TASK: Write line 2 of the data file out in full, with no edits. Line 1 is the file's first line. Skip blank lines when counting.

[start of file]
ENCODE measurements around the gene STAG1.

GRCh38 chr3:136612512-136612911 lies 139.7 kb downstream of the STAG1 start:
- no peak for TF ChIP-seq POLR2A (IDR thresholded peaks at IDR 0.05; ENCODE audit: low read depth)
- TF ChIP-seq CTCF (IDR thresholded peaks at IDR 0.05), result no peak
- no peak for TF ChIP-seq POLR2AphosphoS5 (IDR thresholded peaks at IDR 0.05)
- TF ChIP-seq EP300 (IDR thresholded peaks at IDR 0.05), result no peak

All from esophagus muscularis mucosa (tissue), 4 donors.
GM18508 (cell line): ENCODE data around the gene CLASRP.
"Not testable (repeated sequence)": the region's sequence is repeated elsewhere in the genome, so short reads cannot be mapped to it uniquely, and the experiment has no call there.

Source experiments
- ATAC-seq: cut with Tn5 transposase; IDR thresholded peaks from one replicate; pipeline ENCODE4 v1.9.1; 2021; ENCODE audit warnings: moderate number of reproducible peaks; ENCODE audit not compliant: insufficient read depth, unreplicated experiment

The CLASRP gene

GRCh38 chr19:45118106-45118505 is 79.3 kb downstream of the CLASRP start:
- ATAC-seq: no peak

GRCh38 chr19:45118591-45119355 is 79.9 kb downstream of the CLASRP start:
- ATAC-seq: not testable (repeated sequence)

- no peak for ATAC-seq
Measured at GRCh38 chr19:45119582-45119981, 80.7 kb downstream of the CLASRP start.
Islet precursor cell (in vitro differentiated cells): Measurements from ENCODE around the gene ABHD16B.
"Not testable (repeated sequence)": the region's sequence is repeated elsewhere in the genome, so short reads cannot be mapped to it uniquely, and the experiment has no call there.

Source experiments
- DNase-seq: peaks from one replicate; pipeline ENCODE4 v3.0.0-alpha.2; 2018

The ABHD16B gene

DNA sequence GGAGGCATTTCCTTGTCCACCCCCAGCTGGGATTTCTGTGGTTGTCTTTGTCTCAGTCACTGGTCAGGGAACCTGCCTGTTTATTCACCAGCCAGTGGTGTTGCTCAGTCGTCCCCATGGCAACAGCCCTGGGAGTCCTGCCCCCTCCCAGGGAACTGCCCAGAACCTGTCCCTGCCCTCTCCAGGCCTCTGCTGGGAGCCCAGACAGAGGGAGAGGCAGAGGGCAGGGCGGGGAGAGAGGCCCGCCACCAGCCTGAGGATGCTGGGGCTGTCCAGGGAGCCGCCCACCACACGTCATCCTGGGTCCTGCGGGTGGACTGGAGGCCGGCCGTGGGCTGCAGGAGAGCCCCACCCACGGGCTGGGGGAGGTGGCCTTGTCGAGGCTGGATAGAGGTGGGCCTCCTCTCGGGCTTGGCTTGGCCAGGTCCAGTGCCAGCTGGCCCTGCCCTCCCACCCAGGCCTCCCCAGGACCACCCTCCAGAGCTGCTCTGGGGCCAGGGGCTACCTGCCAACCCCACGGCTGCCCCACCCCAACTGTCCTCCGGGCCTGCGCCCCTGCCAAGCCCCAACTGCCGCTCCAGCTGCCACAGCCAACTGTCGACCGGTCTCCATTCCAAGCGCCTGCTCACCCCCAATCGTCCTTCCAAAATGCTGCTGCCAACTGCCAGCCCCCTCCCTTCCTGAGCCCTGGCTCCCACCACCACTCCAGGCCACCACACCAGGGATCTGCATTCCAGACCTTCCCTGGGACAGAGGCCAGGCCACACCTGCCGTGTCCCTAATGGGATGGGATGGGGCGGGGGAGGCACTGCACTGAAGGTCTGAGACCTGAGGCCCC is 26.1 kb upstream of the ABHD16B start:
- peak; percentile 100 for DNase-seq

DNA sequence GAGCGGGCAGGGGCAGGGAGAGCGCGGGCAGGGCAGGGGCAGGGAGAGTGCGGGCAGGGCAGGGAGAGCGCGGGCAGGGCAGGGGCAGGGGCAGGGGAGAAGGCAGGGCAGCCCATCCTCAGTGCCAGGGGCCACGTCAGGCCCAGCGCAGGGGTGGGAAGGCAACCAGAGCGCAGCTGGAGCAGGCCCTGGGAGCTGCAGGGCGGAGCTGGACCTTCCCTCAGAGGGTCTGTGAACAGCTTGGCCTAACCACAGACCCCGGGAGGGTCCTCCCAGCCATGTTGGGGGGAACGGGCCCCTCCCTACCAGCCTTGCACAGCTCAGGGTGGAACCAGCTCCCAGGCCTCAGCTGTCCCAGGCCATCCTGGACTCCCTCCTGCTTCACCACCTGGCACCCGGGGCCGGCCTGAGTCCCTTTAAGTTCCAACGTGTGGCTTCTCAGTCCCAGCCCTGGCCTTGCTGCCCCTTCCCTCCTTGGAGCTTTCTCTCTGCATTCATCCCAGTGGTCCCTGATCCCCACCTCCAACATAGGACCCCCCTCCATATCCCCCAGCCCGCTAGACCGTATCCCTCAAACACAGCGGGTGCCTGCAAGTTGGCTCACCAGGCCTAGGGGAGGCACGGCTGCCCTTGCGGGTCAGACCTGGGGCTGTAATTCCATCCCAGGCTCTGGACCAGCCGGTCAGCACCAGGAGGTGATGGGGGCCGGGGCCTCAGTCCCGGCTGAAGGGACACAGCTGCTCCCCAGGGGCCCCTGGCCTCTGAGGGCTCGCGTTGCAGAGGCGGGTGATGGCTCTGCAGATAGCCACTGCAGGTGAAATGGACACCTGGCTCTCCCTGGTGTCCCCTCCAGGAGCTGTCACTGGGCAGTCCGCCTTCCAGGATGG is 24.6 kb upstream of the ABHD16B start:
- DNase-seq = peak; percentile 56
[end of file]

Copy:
GRCh38 chr3:136612512-136612911 lies 139.7 kb downstream of the STAG1 start: